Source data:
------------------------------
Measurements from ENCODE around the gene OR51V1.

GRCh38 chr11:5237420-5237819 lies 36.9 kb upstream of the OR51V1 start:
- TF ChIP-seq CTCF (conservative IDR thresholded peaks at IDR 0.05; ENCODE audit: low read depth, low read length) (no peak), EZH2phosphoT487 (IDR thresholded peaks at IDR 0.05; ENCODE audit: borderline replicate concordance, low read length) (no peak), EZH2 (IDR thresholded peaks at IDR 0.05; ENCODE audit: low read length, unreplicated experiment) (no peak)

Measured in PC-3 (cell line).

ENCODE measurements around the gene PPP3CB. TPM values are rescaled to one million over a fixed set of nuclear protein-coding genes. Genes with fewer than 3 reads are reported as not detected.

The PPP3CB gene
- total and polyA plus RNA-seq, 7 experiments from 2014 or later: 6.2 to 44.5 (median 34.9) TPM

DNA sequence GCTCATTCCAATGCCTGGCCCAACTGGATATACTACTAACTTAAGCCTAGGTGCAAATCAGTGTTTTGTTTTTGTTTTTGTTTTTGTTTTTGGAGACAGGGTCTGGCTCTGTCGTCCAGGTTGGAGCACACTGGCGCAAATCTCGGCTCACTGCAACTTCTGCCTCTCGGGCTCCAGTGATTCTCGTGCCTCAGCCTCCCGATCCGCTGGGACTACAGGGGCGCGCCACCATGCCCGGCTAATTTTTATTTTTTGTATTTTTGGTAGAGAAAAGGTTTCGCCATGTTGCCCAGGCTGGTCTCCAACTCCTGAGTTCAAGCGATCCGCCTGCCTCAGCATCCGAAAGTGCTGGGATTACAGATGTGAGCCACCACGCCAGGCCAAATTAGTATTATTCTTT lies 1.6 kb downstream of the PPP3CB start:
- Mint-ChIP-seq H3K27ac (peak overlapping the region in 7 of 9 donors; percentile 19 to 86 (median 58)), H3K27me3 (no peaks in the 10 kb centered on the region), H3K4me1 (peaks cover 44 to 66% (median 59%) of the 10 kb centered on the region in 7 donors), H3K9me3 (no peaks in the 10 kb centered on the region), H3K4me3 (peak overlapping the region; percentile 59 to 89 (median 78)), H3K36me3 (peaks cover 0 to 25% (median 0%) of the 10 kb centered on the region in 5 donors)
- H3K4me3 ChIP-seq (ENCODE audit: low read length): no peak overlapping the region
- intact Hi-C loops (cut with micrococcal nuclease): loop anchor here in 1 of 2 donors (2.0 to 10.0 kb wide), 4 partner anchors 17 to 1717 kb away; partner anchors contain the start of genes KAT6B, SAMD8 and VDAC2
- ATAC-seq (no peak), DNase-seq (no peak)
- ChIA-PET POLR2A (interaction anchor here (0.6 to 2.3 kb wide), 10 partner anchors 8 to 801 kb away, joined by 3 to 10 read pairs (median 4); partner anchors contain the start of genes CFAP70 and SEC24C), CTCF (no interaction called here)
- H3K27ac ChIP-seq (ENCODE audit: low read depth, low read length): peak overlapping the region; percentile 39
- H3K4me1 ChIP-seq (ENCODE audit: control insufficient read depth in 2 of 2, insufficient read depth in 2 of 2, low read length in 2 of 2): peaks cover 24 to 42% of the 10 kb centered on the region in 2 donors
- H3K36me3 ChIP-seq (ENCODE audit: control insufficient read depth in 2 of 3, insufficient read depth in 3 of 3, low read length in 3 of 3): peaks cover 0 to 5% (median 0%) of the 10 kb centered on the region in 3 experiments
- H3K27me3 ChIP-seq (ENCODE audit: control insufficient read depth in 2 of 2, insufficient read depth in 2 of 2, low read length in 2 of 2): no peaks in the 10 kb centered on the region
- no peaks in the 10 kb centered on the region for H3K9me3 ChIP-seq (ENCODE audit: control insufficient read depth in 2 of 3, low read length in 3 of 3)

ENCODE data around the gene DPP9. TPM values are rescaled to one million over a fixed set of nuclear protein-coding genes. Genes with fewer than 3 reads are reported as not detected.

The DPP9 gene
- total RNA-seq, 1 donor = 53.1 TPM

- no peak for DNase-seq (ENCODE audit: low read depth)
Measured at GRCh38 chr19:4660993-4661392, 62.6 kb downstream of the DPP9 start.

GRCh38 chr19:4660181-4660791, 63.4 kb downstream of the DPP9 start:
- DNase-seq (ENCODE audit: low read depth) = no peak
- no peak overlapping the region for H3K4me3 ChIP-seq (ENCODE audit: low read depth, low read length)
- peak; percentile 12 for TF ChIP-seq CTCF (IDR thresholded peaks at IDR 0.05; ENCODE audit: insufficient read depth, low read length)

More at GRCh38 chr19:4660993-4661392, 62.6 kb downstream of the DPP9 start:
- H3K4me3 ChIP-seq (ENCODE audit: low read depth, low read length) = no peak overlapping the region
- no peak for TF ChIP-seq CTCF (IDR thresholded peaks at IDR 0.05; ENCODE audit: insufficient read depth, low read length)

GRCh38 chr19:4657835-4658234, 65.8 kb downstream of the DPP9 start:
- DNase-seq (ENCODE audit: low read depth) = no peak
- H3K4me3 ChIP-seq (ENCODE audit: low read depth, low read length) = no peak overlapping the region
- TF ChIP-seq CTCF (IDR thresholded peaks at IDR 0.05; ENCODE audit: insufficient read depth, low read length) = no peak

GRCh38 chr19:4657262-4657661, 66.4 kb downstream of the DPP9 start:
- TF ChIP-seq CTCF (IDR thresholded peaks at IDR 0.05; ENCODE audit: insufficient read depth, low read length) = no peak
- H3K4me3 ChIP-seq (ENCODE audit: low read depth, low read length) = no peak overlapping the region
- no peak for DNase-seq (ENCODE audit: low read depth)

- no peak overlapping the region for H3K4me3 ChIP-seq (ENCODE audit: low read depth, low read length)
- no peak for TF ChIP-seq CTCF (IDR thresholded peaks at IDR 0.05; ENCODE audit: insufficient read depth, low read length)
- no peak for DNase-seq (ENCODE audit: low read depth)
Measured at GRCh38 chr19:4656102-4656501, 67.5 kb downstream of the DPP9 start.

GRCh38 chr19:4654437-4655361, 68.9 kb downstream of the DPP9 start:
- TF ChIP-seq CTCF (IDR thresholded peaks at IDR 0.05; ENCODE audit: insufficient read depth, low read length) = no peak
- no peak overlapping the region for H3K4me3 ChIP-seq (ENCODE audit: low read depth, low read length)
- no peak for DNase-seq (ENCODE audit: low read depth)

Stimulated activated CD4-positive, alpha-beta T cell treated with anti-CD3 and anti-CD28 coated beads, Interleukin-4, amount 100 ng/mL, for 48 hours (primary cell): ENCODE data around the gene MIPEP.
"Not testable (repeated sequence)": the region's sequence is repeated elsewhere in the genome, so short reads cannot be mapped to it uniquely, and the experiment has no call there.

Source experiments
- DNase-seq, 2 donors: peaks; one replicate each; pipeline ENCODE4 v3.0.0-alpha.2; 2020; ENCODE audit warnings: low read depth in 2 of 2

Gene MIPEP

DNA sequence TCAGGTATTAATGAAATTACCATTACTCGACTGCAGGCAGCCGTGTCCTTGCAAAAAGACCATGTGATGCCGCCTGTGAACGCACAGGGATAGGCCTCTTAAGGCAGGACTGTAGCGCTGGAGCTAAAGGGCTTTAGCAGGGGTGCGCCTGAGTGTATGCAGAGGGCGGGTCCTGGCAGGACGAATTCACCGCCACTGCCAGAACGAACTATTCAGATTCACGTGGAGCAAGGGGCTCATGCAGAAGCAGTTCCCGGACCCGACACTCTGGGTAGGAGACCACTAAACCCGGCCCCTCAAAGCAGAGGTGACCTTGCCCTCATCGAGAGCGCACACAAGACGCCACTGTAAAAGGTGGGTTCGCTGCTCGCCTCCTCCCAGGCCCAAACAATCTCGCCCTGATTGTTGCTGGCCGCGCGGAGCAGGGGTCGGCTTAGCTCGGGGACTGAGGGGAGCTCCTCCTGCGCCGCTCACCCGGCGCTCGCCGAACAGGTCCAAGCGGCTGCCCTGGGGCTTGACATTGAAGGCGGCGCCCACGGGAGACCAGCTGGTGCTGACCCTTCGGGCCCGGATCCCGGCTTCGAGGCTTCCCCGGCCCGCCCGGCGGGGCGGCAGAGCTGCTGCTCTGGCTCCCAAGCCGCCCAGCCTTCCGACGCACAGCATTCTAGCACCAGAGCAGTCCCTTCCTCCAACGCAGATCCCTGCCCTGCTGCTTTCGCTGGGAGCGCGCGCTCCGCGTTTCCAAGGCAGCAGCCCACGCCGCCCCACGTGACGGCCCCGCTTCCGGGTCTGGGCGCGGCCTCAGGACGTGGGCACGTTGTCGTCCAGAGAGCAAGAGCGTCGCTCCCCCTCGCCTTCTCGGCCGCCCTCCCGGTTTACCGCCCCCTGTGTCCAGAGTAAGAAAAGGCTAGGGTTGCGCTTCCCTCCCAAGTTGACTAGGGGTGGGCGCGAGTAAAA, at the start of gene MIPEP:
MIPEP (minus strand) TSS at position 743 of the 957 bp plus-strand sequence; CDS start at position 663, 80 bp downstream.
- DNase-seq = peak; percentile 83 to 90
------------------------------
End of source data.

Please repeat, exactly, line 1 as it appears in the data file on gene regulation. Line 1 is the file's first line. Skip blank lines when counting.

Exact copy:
Measurements from ENCODE around the gene OR51V1.